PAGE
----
The requirements to meet to ensure that you and your clients comply with the Payment Card Industry Data Security Standard (PCI DSS) have been the same for the past five years – but that’s about to change.
Fred Clayton, Manager of Information Security and Compliance for First American Payment Systems, explains that after a few rounds of comments from the industry, the Payment Card Industry Security Standards Council (PCI SSC) has begun work on PCI DSS 4.0. The new standards are expected to be published in mid-2021 and will replace v. 3.2.1 in 2024.
Professionals working in payment security are anxious for the update but complying with new requirements may cause some challenges. Clayton explains, “Many security controls from 3.2.1 will be enhanced to meet newer security control requirements. For many businesses, it will be a shock to comply with v. 4.0 since they may be several security platforms or technologies behind.”
According to the PCI Security Standards Council the timeline from when PCI DSS 4.0 is completed in mid-2021 until it goes into effect in early 2024 provides time to roadmap your organization into a compliance posture. “It may take at least that long to move customers from one platform to another or to update your technology,” Clayton says.
How PCI DSS Will Change with v. 4.0
Clayton says one of the biggest changes in PCI DSS 4.0 is moving from the strict adherence to the 12 security requirements of 3.2.1 to 4.0 that provides greater flexibility in achieving security compliance. “With 4.0, the foundational 12 requirements remain but are enhanced however organizations can choose to build their security strategy around the traditional 12 requirements or develop their own customized controls that address the intent of the security standards,” he says. With this greater flexibility, however, businesses will have to provide proof via assessment and documentation that their solutions are effective.
Although PCI DSS 4.0 controls are not published at this time, some of the changes that are expected include:
- Security as a continuous process: PCI DSS 4.0 will likely require continuous monitoring of the payment ecosystem to identify intrusions or attacks on the system immediately and stop the theft of payment card data.
- Testing frequency: Clayton anticipates that businesses will be required to test security controls more often to ensure they are performing correctly and are effective.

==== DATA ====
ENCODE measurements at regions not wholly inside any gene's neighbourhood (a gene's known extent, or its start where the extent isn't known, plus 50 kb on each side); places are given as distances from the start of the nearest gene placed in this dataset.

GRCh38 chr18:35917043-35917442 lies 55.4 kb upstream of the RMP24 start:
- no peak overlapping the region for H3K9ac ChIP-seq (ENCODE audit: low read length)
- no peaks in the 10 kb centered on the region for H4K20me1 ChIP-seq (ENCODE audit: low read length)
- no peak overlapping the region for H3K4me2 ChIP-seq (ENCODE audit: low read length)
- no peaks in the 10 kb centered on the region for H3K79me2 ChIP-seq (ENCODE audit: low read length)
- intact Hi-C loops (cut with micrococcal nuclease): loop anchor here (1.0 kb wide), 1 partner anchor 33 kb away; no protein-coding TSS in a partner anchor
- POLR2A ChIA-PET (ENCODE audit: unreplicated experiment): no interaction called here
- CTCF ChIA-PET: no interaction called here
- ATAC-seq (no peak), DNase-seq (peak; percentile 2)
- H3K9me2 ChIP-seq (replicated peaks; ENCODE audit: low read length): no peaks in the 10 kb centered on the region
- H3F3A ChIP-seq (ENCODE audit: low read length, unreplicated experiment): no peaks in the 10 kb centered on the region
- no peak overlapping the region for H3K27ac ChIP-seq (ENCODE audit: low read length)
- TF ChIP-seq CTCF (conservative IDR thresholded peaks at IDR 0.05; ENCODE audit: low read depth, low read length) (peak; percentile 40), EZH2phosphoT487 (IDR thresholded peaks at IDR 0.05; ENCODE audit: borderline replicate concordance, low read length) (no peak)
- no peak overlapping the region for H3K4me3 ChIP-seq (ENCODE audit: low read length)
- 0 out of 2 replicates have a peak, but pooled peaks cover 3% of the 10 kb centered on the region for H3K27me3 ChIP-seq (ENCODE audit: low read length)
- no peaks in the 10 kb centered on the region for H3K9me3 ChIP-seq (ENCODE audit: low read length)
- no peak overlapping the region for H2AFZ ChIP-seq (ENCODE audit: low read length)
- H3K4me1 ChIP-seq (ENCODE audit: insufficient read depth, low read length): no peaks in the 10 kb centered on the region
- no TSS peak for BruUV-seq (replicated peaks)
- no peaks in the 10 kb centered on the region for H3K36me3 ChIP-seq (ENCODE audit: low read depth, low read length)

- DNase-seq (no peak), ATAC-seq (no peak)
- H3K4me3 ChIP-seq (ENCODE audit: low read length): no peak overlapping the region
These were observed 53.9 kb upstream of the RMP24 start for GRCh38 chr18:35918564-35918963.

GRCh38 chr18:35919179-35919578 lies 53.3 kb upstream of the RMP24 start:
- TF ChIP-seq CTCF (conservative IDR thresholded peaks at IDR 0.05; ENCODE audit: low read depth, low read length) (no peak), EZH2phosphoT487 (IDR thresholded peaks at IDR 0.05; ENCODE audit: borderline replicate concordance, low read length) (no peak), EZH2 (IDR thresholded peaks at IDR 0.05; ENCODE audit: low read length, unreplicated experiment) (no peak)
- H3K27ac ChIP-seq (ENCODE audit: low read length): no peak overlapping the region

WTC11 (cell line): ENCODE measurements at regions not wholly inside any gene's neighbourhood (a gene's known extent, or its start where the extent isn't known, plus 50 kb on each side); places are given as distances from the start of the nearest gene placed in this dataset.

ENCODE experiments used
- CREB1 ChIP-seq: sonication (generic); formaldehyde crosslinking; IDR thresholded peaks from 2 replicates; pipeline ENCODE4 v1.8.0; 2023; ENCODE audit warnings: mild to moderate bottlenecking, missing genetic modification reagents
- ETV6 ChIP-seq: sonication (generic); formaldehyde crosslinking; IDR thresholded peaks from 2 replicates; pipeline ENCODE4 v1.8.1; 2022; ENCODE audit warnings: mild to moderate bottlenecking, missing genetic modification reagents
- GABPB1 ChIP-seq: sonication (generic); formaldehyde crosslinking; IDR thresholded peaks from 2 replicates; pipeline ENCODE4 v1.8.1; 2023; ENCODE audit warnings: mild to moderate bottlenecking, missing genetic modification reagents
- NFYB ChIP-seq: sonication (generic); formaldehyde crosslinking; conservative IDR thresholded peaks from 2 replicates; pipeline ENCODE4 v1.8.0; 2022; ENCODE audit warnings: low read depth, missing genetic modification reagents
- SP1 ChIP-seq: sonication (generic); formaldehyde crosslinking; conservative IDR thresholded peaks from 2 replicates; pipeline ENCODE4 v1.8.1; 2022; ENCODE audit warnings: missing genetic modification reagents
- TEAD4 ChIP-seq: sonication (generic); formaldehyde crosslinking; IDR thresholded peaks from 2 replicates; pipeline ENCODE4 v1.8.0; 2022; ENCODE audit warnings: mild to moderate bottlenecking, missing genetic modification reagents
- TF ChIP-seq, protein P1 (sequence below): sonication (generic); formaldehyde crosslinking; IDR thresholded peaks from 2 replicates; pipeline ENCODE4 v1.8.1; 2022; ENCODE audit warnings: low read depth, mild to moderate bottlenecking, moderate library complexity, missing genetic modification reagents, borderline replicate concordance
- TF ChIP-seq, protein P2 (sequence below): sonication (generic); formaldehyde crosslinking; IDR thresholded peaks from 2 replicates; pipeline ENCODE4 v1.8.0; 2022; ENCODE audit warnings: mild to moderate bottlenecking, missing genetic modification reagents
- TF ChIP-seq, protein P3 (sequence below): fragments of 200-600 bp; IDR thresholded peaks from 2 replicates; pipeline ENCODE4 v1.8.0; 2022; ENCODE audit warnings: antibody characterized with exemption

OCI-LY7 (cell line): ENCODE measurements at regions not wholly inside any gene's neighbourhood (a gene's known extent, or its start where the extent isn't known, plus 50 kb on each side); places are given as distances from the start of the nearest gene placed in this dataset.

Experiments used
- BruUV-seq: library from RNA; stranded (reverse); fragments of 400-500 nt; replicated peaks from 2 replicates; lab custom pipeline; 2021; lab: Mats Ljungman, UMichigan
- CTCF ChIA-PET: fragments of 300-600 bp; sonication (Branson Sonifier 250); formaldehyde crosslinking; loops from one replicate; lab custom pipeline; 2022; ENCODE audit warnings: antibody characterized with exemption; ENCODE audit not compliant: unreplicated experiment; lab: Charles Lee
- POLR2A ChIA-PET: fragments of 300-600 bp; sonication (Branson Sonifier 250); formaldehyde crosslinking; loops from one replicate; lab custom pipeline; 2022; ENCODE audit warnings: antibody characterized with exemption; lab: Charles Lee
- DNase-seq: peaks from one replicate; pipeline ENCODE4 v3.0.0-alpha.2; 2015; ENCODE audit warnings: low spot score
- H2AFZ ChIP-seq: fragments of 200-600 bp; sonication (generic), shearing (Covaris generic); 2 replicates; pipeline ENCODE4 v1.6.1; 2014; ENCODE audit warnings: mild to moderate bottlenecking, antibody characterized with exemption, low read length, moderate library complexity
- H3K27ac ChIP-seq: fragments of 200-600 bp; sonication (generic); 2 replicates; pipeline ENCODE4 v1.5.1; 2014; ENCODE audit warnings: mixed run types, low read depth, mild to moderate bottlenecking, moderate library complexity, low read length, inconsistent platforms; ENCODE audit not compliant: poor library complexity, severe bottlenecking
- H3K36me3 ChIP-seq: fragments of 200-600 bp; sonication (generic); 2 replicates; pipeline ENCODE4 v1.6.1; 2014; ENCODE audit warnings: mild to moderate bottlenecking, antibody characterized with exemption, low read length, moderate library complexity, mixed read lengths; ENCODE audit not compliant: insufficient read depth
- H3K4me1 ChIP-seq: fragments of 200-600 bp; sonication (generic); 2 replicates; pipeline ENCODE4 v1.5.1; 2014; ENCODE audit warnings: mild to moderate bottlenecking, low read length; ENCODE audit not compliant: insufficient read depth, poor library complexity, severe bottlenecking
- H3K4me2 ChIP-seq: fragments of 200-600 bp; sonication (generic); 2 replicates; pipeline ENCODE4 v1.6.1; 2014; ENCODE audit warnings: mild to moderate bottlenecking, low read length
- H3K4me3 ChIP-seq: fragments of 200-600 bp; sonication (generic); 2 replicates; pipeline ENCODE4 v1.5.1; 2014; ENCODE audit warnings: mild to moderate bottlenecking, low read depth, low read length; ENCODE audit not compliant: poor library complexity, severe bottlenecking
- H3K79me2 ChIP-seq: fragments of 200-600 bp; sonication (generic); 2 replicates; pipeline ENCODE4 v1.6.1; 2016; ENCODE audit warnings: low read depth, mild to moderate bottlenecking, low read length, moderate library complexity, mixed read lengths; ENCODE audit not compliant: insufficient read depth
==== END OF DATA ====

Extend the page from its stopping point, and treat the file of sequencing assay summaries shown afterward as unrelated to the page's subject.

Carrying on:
- Authentication: PCI DSS 4.0 is also likely to include stricter standards for controlling who has access when a developer is building applications. If you currently don’t have a rigorous access control strategy, it’s time to implement it.
The Impact on ISVs and Software Developers
Clayton says independent software vendors (ISVs) whose solutions and apps support Europay, MasterCard, Visa (EMV), point-to-point encryption (P2PE), and tokenization are well-positioned for continued compliance when PCI DSS 4.0 is in effect. However, working with a payments partner with robust security controls may be the most expedient and cost-effective way to ensure that you and your clients comply with the balance of new standards. “It’s a good way to make sure that security on the backend is done,” Clayton comments.
He also encourages ISVs who have been considering becoming payments facilitators (PayFacs) to consider how PCI DSS 4.0 will change the landscape and the new requirements you would have to meet. “4.0 gives you greater flexibility, but it also requires stricter controls. It may be better for your company to transfer risks from your company to your payments provider partner,” he comments.
He also advises ISVs and software developers to reevaluate their own operations payment data management. “ISVs aren’t immune to PCI DSS. If you handle credit card information, you need to comply. It’s another reason to have a trusted payments provider partner,” he points out.
Add PCI DSS 4.0 to Your 2021 Roadmap
The date when PCI DSS 4.0 becomes effective in 2024 will come all too fast, so smart ISVs and software developers are beginning to prepare now. “Plan to make updates or help your clients change processes as soon as possible because the time when it will be mandatory will arrive quickly,” Clayton says.
He also advises stressing a security-first approach with your team and assessing your partnerships with payment companies. One important step to take now is asking them what their plans are to update their platforms to comply with PCI DSS 4.0.
ISVs and software developers also need to do their due diligence to research payment companies’ past security compliance. Ask to review your potential partner’s PCI Attestation of Compliance report, which will show the security controls the payments company uses. If it shows any deficiencies, ask for an explanation. You can also use the Visa Global Registry of Service Providers to see their record complying with Visa’s rules.
“It’s proof of their credibility,” says Clayton. “It will help you gauge your partner’s expertise in security.”